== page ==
So if you are on a break from class or just walking through the Quad, check out some of the different goods being sold and enjoy live music on campus. Hope to see you there!

» Read More

New faces at City College
By | news editor
Oct. 9, 2013

City College welcomed new and long-term temporary faculty at a Sept. 20 campus reception, as well as honoring the recently tenured.

“This is a great time for us, to acknowledge those individuals to have made it through the tenure process and now become full professors at our institution and also welcome those who are just starting that journey and welcome them to our family,” said Mary Turner, vice president of instructional services.

The mood was celebratory as 11 new faculty members were introduced and five instructors were recognized for receiving tenure. Plaques, flowers, hugs and congratulations were distributed among the small crowd of faculty and administrators in the Rodda Hall North conference room.

Professors recently granted tenure were Tony Davis (counseling), Lynn Fujikawa (nursing), Nadine Kirkpatrick (nutrition), Melodi Randolph (dental assisting), and Gayle Williams (accounting).

» Read More

Project Truth: on Campus
By |
Sept. 25, 2013

Project Truth, a pro-life activist group, visited City College Sept. 9 and 10

to educate students, staff and faculty on their views. The group passed

out pamphlets to visitors in the quad, and displayed photos depicting

images of abortions. Onlookers from both sides of the debate stopped to

discuss the issues.









» Read More

Add Just A Dash of Something Extra
By | Staff Writer
May 8, 2013

At the sliding glass doors of Rodda South, she heard it for the umpteenth time.

“What’s up, Subway girl?”

The young man got too close, insisting he knew her, and backed off when Cassandra Wilson pulled out a knife. People often recognized her from the Subway in Greenhaven, where she used to work, but this time she felt harassed.

“I didn’t know I was in the wrong. I didn’t even know we had campus police,” says Wilson.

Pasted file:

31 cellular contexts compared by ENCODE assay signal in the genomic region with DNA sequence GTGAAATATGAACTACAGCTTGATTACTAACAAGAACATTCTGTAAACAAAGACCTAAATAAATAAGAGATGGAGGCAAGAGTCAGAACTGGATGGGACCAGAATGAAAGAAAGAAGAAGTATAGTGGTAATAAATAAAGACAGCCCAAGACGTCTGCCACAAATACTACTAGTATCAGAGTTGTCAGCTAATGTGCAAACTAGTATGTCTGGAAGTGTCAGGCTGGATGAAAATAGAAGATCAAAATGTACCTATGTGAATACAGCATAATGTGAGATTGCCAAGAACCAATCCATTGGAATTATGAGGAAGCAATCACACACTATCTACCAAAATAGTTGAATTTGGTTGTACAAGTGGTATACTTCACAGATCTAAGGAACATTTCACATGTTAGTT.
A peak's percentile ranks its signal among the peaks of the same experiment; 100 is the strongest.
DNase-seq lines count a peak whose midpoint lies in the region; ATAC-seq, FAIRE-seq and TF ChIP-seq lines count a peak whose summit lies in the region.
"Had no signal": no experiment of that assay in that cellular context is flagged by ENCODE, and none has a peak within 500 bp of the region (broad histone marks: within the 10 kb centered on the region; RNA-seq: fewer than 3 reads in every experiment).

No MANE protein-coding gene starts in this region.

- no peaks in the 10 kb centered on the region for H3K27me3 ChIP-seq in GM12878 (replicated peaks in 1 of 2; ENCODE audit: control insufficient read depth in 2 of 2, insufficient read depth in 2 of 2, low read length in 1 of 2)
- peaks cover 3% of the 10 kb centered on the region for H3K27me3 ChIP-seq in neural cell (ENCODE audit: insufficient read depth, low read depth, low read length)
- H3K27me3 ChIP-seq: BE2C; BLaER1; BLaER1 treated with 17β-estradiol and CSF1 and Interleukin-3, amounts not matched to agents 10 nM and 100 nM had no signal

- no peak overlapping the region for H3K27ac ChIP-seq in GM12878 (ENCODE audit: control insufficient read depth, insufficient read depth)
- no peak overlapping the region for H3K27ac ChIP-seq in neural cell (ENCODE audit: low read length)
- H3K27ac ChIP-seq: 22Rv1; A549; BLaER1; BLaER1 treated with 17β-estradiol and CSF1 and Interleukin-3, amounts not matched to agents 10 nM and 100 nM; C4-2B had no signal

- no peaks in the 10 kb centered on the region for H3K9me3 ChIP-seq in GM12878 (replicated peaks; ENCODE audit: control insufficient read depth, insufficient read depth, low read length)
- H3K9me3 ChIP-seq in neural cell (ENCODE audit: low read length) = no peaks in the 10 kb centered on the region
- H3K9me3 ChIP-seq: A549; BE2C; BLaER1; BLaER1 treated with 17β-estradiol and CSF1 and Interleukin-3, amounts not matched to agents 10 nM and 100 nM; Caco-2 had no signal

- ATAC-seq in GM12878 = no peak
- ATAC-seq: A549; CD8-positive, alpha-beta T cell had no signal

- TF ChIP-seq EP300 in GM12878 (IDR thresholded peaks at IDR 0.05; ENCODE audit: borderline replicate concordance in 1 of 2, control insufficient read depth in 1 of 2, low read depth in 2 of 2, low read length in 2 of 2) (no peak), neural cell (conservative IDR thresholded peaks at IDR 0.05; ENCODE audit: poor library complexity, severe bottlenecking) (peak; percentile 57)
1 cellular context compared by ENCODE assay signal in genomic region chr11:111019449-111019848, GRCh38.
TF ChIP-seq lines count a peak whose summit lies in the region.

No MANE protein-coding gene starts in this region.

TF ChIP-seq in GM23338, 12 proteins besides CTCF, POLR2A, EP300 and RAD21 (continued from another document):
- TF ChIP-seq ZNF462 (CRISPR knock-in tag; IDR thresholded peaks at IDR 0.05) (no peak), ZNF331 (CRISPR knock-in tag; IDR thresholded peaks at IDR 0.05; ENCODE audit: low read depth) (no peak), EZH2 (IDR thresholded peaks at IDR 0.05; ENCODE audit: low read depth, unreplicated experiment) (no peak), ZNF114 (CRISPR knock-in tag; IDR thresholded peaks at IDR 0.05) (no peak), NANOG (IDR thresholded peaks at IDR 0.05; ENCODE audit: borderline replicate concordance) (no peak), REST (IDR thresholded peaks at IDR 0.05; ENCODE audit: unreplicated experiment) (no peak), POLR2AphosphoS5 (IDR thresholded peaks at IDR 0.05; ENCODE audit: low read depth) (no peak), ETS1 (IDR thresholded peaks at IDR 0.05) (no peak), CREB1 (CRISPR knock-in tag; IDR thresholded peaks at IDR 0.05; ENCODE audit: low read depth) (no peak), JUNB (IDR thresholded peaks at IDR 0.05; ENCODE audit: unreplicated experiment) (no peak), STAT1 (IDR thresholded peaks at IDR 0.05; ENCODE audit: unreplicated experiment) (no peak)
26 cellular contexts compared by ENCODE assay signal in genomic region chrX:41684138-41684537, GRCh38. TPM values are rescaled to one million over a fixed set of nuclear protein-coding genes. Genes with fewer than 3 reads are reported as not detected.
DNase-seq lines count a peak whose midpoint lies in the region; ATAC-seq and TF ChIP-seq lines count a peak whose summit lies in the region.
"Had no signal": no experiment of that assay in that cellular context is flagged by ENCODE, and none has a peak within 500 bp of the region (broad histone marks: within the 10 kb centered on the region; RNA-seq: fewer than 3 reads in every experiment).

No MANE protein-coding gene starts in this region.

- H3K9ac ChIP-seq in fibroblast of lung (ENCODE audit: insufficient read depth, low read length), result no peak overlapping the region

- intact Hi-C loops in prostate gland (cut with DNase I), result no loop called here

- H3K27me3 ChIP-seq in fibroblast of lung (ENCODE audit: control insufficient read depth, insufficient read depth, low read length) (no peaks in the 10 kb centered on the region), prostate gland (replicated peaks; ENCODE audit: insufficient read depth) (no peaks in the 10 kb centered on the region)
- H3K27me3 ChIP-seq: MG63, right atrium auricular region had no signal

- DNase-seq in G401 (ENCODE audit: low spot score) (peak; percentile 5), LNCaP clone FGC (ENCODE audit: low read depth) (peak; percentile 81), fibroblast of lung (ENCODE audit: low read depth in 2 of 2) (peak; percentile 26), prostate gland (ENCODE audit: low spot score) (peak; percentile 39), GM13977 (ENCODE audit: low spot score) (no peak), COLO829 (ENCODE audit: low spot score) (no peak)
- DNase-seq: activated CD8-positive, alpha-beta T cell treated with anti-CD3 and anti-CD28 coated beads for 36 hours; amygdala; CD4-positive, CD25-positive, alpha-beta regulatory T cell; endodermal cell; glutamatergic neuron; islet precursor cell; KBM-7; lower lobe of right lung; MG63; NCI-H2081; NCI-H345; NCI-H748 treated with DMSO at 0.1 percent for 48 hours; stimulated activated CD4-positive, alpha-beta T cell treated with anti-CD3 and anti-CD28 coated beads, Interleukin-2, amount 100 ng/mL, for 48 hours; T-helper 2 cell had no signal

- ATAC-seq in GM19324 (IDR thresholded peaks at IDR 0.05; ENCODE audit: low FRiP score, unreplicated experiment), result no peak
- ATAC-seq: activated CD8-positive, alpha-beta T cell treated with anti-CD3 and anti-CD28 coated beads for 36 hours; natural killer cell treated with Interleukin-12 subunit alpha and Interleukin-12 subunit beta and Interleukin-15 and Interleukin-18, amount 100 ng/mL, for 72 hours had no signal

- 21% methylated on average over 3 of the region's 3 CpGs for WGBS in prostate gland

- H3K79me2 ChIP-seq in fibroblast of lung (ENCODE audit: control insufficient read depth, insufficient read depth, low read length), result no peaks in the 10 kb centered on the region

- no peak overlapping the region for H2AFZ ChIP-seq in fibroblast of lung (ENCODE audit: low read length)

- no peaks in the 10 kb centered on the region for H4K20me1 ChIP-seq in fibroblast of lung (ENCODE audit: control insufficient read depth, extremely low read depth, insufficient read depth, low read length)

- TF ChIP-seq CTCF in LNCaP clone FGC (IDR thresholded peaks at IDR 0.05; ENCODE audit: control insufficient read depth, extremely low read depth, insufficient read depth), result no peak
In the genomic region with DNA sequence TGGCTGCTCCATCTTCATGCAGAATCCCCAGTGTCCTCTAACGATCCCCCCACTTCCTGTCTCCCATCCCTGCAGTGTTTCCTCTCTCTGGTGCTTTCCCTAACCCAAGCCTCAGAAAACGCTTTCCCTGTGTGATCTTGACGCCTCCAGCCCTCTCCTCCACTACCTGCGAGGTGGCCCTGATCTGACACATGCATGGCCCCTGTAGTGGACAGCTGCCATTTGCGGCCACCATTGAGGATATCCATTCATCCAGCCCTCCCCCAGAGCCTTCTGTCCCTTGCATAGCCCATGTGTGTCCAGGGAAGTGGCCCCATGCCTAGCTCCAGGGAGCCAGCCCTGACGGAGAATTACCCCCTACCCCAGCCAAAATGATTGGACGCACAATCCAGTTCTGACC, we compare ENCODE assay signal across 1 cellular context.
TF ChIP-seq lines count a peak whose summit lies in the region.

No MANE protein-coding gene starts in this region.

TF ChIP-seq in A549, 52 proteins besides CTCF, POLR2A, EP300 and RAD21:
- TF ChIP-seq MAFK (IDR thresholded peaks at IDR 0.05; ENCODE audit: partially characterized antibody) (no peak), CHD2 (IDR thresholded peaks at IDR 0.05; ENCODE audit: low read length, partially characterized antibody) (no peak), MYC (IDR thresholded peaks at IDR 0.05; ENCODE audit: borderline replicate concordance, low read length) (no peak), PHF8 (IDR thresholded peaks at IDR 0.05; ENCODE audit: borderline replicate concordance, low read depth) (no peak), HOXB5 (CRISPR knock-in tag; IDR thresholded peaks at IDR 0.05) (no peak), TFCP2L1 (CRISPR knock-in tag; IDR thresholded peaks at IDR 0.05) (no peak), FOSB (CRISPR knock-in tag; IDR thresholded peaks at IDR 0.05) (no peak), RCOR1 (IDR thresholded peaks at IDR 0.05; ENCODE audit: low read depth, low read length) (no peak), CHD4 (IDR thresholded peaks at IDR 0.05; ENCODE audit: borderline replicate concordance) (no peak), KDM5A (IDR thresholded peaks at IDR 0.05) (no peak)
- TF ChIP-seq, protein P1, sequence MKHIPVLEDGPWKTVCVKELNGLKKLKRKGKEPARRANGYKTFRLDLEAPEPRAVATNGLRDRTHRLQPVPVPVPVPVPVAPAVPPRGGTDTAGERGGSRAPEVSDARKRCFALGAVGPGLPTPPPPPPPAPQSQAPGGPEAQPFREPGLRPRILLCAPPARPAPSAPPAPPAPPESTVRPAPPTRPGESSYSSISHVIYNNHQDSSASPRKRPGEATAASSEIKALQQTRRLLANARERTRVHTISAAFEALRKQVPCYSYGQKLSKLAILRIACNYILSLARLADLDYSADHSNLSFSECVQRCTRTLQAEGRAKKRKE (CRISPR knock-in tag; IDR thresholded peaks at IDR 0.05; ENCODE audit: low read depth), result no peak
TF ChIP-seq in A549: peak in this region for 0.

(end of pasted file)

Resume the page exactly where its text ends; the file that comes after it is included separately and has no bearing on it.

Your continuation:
Wilson, now 27, recalls talking on the phone when campus police approached her and took her purse. In it, they found her knife. She was then arrested and taken to jail, where she remained for 36 hours. Wilson joked with police officers before bursting into tears.

“My mom’s gonna kill me,” Wilson cried with disappointment. She took anger management classes on campus shortly after the incident.

“I never went back [to jail],” says Wilson, who is now working on a certificate in the cosmetology program and A.S. transfer to California State University, Sacramento.

She is also studying American Sign Language, which she loves because it gives her the chance to help others, she says. Helping others is what she does daily on campus,…» Read More

By |
April 26, 2013

In recent years, budget cuts have changed the entire scope of the community college system.

There was a time when community college courses were free, easy to get into and students had a greater sense of community involvement and outreach. To be successful on the college level today requires a small fortune, lots of dedication and a flexible schedule.

Getting into classes in a specific major isn’t usually that much of a challenge. However, getting into general education classes is almost always headache-inducing.

» Read More

How to Beat the Second-half Slump
By | Staff Writer
April 25, 2013

    As the spring semester moves to an end the weather gets better, some students might try to find any reason not to do   work. Things can get tricky and the workload can become difficult, but on the Sacramento City College campus, many students take measures toward lightening the load and making life easier.

Amber Murphy, 20 and Sarah Levi, 19, for example, spend Saturday mornings together studying different subjects. Murphy is better at math than Levi, while Levi is better at English and political science. “We met last year and started studying together,” Murphy says. “We’re both better at different subjects and I figure that two heads are better than one when you have a problem.”

Murphy and Levi spend four or five hours together every weekend doing homework. They both consider themselves good students, but Levi says that she wasn’t always a good student and she’s had to work at it.

“I get A’s now, mostly,” Levi says. “I didn’t used to get good grades and I used to really think about what I could do to get better grades. I started studying with Amber and that really helped.”

Group studying works well for Murphy…» Read More